The 1998 Family Part hearing on the settlement enforcement application had progressed for six days when defendant was to begin the presentation of her proofs in opposition. At that juncture, the matrimonial parties, on the record, entered into the second settlement. Under the earlier terms, inter alia, defendant was to receive $100,000 annually in alimony for five years, equitable distribution of $1.5 million in cash, $100,000 from the husband's profit-sharing plan, and the marital home; she had waived any claim for amounts attributable to the husband's patents and business interests, as well as other property he owned, which, she contended, were worth many millions in the aggregate; and provision was made for support of the parties' children and their college expenses. The second settlement's new terms provided that defendant would receive an additional $100,000 IRA distribution and an additional $8,000 per year in alimony for the five-year term, with all of the alimony taxable to the former husband rather than to defendant.

Our review of the record discloses that the Law Division judge erred in dismissing defendant's counterclaim on the ground that defendant's legal malpractice claim was precluded because defendant had entered into the second settlement ending the divorce litigation. The flaws were in the judge's determination that defendant had an obligation to await the matrimonial judge's decision on the settlement enforcement application, as well as in the judge's reasoning that defendant's voluntary entry into the second settlement precluded a malpractice claim because to permit such a claim after the settlement would contravene"the spirit and the intent of what the professional malpractice [action] is all about."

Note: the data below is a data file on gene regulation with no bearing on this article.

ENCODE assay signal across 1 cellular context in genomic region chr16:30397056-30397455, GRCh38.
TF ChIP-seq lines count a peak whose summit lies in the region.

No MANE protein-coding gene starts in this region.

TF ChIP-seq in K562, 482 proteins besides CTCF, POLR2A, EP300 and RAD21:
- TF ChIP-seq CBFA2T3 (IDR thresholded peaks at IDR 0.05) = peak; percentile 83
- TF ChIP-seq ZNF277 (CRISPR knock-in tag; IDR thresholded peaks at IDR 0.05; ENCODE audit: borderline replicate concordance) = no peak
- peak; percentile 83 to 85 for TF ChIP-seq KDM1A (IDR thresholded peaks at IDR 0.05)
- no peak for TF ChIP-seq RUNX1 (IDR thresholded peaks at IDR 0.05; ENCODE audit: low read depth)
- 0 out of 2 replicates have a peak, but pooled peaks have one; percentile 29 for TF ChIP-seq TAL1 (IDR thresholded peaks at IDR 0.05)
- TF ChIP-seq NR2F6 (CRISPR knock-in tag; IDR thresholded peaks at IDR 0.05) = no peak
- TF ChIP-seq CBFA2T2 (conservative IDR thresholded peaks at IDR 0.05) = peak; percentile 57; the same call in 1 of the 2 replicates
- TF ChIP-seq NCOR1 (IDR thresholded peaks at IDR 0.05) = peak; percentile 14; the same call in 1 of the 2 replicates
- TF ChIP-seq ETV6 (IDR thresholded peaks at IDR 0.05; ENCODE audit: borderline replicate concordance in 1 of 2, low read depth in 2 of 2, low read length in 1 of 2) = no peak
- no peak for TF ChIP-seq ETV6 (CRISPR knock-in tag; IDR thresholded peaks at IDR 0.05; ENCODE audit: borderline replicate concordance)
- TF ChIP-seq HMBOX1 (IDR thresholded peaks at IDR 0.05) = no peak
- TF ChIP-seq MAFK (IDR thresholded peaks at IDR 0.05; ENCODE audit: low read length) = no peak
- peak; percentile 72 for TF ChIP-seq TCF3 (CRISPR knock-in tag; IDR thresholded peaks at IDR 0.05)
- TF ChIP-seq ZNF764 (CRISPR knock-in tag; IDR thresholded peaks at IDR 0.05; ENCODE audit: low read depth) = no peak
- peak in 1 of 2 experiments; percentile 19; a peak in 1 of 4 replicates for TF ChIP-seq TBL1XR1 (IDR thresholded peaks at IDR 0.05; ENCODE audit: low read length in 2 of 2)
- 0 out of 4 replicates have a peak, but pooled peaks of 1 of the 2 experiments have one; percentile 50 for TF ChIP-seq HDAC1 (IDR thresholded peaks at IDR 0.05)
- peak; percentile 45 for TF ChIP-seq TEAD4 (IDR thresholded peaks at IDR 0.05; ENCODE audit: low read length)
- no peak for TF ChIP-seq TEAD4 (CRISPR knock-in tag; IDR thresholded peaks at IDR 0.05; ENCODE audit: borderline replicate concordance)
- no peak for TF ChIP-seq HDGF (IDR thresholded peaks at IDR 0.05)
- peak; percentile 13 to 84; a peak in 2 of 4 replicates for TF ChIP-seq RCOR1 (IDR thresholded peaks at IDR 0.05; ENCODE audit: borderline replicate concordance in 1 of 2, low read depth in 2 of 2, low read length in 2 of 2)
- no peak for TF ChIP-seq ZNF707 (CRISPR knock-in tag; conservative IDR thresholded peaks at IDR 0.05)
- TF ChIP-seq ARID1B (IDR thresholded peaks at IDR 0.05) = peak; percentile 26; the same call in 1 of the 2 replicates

The Law Division judge cited no authority in support of these rulings and we are unable to locate any that imposes on defendant the duties announced. To the contrary, such case law as exists suggests otherwise.

In Ziegelheim v. Apollo, 128 N.J. 250, 258 (1992), the client brought a legal malpractice action against her divorce attorney based upon the attorney's advice that she enter into a settlement agreement ending the divorce litigation. The attorney's motion for summary judgment was granted, the court noting that the client had stated on the record in the divorce action that she thought the settlement agreement was"fair." Id. at 257-60. We affirmed the dismissal of all but one of the five counts of the malpractice complaint. Id. at 260.

The Supreme Court reversed, and remanded the matter for trial on all counts of the complaint. Id. at 260-67. The Court noted New Jersey's judicial policy encouraging settlements, but held that the policy did not stand as a barrier to legal malpractice actions ...